…I spent the entire day today at the hospital with this beautiful, angelic, and incredibly unfortunate young girl named Daulati. Even among the slum’s residents, Daulati’s family is one of the most destitute of all. To make matters worse, she has half a dozen siblings, is severely malnourished, and can now hardly walk due to an infection that has contorted and crippled her spine.
I never met or even knew about Daulati when I was here last year. However, I became aware of her painful and debilitating condition nearly one month after my departure. She and her family had heard about our work treating other children and approached Mithlesh for help. Mithlesh sent me the following photo with a short description of her severe pain and evident need for immediate treatment:
Not knowing at the time what this condition was, I asked Mithlesh to take her to the hospital as quickly as possible. Amazingly, Daulati’s family had never sought treatment before. Mithlesh and Mamta both generously agreed and took Daulati with another of our patients to New Delhi on multiple occasions. The physicians there drained her abscess and referred Daulati to the All India Institute of Medical Sciences (AIIMS), India’s largest government research hospital, for further care and radiology.
At AIIMS, Daulati was diagnosed with “Tuberculosis of the Spine,” also known as Pott Disease.
According to the NIH, India has one of the largest concentrations of patients with TB anywhere in the world with more than 6 million radiologically proven cases. I can only imagine there are at least twice or three times as many people who actually have it but never seek care. Worldwide, approximately 30 million people suffer from TB and nearly 3 million people die annually from the disease. Among all cases of TB, approximately 1-2% of patients develop skeletal tuberculosis, approximately half of which are reported to result in spinal tuberculosis.
Patients with TB are often poor, illiterate, uneducated, and/or live in highly dense and unsanitary conditions. Multi-drug resistant tuberculosis (MDR-TB) is a growing problem in India, mainly due to a lack of proper patient education. Illiterate and impoverished patients start taking their antibiotics, improve, and then stop taking all medications because they feel better and don’t want to waste their time or money taking pills. Strict adherence to medication protocol over as many as 9 months is vital for curing a patient’s TB. However, these patients live day-to-day and lack the awareness of the harm they do to themselves and others. As a result of their failure to adhere to instructions, they occasionally develop MDR-TB that creates entirely new and severe public health concerns.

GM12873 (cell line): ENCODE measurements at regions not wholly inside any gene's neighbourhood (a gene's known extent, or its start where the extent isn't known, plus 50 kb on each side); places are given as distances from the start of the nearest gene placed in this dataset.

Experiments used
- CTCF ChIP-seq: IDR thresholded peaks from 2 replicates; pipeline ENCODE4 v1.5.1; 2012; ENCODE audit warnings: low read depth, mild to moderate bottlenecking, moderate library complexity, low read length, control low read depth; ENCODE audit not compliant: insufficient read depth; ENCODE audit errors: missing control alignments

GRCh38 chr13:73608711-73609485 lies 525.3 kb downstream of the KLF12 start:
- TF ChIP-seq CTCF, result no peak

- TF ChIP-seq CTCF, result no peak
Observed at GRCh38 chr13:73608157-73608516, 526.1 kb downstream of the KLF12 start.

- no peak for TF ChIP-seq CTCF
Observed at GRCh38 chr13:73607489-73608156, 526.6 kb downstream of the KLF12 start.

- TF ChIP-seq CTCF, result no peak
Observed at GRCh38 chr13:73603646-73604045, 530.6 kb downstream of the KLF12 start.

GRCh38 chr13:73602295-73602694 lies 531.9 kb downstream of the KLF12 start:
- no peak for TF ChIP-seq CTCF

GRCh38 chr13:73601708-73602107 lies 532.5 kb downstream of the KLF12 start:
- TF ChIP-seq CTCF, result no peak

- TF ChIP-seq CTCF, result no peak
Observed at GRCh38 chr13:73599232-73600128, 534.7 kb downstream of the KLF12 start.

People here fear TB, as they should. Mithlesh expressed his concern of being infected. I could not ask people to take on a risk that I could not evaluate or take first. Instead, I attempted to have Daulati’s family take care of her on their own. However, they refused/were unable to go on their own. They live in the same room as her and breathe the same air all day every day.
Even though Mithlesh and Mamta had shown Daulati and her family what to do and where to go, they would not go alone. For the past six months, Daulati’s condition has continued to deteriorate. My first sight of her broke my heart. She is like a pile of mangled bones shrink wrapped in dark weathered skin. She walks bent over at a 90 degree angle with her arms assisting her every move like a primate. Watching her climb in and out of chairs or vehicles is heart-wrenching. How could her parents stand by and watch her suffer so miserably?
I never cease to be amazed by the extent of suffering people will endure here. Daulati’s condition has been worsening now for nearly two years. She has had severe kyphosis (hunchback) for over a year and yet her family never took her to a doctor. As shown in the photo above, Daulati spends her days laying in a mesh bed outside of her family’s little shanty in the slum.
The longer I stay here, the more I realize that healthcare among the poor in India is a complete mess. After experiencing the deaths of Kishan, Santosh, and numerous other precious little children who died from easily-treatable illnesses, I have realized that many of the problems are fairly simple. Rapid, early treatment could have saved faces and lives in many cases.
Today, however, Daulati’s world took a new turn. I suited up in a mask and gloves, placed masks on Daulati and her father, and then set out with them in an auto rickshaw to one of the best private hospitals in town for appointments I had made. Within 4.5 hours, we had visited multiple senior orthopedic and plastic surgeons and obtained T-and-L-spine MRIs, chest x-rays, and blood tests. She was an ideal patient and never once complained, even when her noisy, claustrophobic MRI took nearly 90 minutes.
The physicians today were not too concerned of active pulmonary TB, which is good news for her family and me. However, I will continue to take the best precautions I can.
We will return for her results and follow up on Thursday morning, when the surgeons will drain her abscess, treat her tuberculosis of the spine, and plan an operation to repair her kyphosis that would otherwise remain chronic.
How far would Daulati’s family had let her health deteriorate without seeking help? After my experience alone with her father today, I fear she would have almost certainly died.
Many thanks to the donors of Healing the Hidden who made Daulati’s MRI, x-rays, blood tests, transportation, and consultations possible today. Our combined efforts may very well save her life.